It was an affirmation to Singh that he belongs in the pro game.

“It’s an interesting feeling because for so long becoming a professional athlete has been a dream of mine,” explained Singh. “I look back to where it all started and everything that has occurred in my playing career and life leading up to now and realize that it’s all been a testament to how I ended up in this position. All the wins and losses, the failures and triumphs, all the dark times when I doubted myself and questioned if I could progress any further. I didn’t know it then but I know now, all of it was necessary to get to where I am now. So being able to finally call myself a professional volleyball player and being able to rise above all the obstacles that were set out on the path to get here is definitely a surreal feeling.”

Jessy Satti, Singh’s beach volleyball coach at Pakmen had a clear understanding of where Navreet’s talents would lead him.

“Navreet is one of the most competitive athletes that I’ve ever worked with,” said Satti. “I had no doubt that he would not only excel at the club and university levels but also at the professional level. Nav has always been an amazing ambassador for Pakmen; he coached with us over the years while in university, and he’s been a great role model to kids in the community.”

Travelling across the world to compete, Singh had more than the professional life to adapt to. He also had to assimilate with seven homegrown teammates, three Brazilians and a Colombian. It was up to Singh to discover on the fly a way of understanding his teammates who were accustomed to communicating in their native tongues of Portuguese and Spanish.

“It was definitely a challenge at first getting accustomed to living in a foreign country and not knowing the language at all,” admitted Singh. “I had a few teammates who spoke English well so they were a big help, always translating for me and making sure I understood what was being said.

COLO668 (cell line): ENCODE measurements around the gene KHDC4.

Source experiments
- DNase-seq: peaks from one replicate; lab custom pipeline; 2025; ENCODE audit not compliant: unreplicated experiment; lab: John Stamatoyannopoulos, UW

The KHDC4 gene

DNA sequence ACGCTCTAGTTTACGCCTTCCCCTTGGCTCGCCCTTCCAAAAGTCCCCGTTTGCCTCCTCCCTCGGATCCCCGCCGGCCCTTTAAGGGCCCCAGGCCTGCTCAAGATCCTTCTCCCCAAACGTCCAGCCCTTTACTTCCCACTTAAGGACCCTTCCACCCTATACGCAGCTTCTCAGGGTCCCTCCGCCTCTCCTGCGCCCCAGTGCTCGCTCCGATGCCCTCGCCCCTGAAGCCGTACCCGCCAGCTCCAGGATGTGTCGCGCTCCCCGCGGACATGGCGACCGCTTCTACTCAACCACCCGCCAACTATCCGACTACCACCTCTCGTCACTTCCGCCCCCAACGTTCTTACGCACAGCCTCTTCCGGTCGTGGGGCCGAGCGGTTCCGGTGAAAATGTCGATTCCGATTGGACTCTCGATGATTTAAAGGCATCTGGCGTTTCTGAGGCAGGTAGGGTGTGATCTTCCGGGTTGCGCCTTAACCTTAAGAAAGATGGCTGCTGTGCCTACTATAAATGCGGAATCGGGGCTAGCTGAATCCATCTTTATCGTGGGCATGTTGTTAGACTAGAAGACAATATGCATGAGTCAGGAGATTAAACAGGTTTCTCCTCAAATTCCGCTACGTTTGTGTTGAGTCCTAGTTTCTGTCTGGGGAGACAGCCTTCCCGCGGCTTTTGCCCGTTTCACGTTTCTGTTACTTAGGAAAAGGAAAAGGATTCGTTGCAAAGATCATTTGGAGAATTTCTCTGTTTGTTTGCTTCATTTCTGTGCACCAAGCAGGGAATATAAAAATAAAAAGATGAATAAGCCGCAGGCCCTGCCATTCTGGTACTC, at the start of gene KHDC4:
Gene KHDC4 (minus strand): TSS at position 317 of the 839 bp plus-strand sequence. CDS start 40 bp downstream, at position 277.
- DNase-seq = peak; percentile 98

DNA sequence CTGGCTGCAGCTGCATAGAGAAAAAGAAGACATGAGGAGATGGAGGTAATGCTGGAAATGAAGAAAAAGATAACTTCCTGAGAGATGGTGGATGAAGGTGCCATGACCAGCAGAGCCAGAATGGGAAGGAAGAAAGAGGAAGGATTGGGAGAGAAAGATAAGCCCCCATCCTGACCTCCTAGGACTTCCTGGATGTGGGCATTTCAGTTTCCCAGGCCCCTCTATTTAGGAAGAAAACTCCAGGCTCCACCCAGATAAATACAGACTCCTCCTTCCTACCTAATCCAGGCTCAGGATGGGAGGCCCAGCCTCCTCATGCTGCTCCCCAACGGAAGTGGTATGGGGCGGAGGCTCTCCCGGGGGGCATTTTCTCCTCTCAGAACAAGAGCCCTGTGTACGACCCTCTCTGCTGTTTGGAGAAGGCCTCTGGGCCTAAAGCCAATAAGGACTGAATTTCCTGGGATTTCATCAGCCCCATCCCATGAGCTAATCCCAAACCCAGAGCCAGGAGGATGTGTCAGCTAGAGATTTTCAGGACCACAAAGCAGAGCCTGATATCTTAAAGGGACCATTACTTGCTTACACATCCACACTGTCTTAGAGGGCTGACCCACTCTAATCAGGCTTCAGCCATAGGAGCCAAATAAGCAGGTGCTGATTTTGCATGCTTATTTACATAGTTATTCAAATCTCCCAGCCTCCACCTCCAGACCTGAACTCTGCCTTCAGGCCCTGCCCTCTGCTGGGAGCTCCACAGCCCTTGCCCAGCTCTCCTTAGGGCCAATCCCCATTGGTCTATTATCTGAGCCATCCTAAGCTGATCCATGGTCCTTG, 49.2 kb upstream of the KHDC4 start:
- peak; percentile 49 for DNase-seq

“But when I was out and about by myself in day-to-day life, going to the grocery store, the bank, the mall, it was quite interesting trying to manoeuvre around and get used to that aspect.”

Speaking of grocery stores, Singh also had to find his way as a practicing vegetarian who required all the energy intake his lengthy torso required.

“Yeah, I have been a vegetarian almost all my life. My diet consists of a lot of fruits, vegetables, chickpeas, lentils, potatoes and other rich organic foods. I also like to spend a lot of time on my body taking care of it in terms of recovery, which helps me perform better.”

Swearing off alcohol also could have had an effect on his dealings with teammates, but Singh said that was never a challenge.

“No, it’s never been a problem for me and never affected any interactions for me,” said Singh. “I’ve always been able to have a good time without the need of any drugs or alcohol. Of course in any social setting there’ll be peer pressure, but I explain my reasons and I’m always understood. So my teammates and I still went out, partied and had a good time regardless.